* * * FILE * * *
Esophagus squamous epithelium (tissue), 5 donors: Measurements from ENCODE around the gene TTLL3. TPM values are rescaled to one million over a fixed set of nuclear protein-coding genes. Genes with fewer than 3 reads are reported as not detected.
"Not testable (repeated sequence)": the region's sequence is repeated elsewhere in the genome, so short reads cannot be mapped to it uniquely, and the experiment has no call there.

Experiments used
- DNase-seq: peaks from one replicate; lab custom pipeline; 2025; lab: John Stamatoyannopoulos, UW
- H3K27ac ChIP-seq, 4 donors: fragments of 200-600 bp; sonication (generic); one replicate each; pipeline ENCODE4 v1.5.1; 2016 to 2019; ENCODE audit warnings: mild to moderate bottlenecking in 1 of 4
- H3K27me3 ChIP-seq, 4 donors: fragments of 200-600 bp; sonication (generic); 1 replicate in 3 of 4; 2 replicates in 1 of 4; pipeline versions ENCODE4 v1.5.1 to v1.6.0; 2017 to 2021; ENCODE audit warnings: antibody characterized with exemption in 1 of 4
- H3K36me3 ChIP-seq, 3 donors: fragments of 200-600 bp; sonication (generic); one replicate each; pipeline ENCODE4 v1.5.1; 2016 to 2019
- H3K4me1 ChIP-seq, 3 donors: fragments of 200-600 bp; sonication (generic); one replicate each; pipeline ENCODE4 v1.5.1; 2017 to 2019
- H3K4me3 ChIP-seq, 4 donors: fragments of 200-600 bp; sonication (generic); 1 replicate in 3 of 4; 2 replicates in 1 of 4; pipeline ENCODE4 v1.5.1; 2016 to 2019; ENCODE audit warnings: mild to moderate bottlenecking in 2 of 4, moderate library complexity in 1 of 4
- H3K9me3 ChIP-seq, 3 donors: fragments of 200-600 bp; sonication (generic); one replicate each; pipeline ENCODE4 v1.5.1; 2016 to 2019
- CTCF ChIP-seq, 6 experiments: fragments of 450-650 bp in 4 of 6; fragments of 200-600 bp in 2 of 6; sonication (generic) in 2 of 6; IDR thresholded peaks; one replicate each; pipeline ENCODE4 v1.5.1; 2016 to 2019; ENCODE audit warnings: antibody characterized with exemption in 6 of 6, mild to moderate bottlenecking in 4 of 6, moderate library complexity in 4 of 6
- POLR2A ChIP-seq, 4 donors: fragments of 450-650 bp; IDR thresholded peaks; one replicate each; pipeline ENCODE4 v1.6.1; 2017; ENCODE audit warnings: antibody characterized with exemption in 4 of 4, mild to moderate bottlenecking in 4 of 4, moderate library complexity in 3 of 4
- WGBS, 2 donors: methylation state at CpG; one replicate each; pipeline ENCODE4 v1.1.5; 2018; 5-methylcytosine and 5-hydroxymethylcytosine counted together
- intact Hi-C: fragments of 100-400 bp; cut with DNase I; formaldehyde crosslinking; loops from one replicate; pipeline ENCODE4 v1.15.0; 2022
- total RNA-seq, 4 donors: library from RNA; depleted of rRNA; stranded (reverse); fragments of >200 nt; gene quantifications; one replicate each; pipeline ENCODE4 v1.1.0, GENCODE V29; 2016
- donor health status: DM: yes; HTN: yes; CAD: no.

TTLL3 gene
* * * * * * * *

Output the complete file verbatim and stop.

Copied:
Esophagus squamous epithelium (tissue), 5 donors: Measurements from ENCODE around the gene TTLL3. TPM values are rescaled to one million over a fixed set of nuclear protein-coding genes. Genes with fewer than 3 reads are reported as not detected.
"Not testable (repeated sequence)": the region's sequence is repeated elsewhere in the genome, so short reads cannot be mapped to it uniquely, and the experiment has no call there.

Experiments used
- DNase-seq: peaks from one replicate; lab custom pipeline; 2025; lab: John Stamatoyannopoulos, UW
- H3K27ac ChIP-seq, 4 donors: fragments of 200-600 bp; sonication (generic); one replicate each; pipeline ENCODE4 v1.5.1; 2016 to 2019; ENCODE audit warnings: mild to moderate bottlenecking in 1 of 4
- H3K27me3 ChIP-seq, 4 donors: fragments of 200-600 bp; sonication (generic); 1 replicate in 3 of 4; 2 replicates in 1 of 4; pipeline versions ENCODE4 v1.5.1 to v1.6.0; 2017 to 2021; ENCODE audit warnings: antibody characterized with exemption in 1 of 4
- H3K36me3 ChIP-seq, 3 donors: fragments of 200-600 bp; sonication (generic); one replicate each; pipeline ENCODE4 v1.5.1; 2016 to 2019
- H3K4me1 ChIP-seq, 3 donors: fragments of 200-600 bp; sonication (generic); one replicate each; pipeline ENCODE4 v1.5.1; 2017 to 2019
- H3K4me3 ChIP-seq, 4 donors: fragments of 200-600 bp; sonication (generic); 1 replicate in 3 of 4; 2 replicates in 1 of 4; pipeline ENCODE4 v1.5.1; 2016 to 2019; ENCODE audit warnings: mild to moderate bottlenecking in 2 of 4, moderate library complexity in 1 of 4
- H3K9me3 ChIP-seq, 3 donors: fragments of 200-600 bp; sonication (generic); one replicate each; pipeline ENCODE4 v1.5.1; 2016 to 2019
- CTCF ChIP-seq, 6 experiments: fragments of 450-650 bp in 4 of 6; fragments of 200-600 bp in 2 of 6; sonication (generic) in 2 of 6; IDR thresholded peaks; one replicate each; pipeline ENCODE4 v1.5.1; 2016 to 2019; ENCODE audit warnings: antibody characterized with exemption in 6 of 6, mild to moderate bottlenecking in 4 of 6, moderate library complexity in 4 of 6
- POLR2A ChIP-seq, 4 donors: fragments of 450-650 bp; IDR thresholded peaks; one replicate each; pipeline ENCODE4 v1.6.1; 2017; ENCODE audit warnings: antibody characterized with exemption in 4 of 4, mild to moderate bottlenecking in 4 of 4, moderate library complexity in 3 of 4
- WGBS, 2 donors: methylation state at CpG; one replicate each; pipeline ENCODE4 v1.1.5; 2018; 5-methylcytosine and 5-hydroxymethylcytosine counted together
- intact Hi-C: fragments of 100-400 bp; cut with DNase I; formaldehyde crosslinking; loops from one replicate; pipeline ENCODE4 v1.15.0; 2022
- total RNA-seq, 4 donors: library from RNA; depleted of rRNA; stranded (reverse); fragments of >200 nt; gene quantifications; one replicate each; pipeline ENCODE4 v1.1.0, GENCODE V29; 2016
- donor health status: DM: yes; HTN: yes; CAD: no.

TTLL3 gene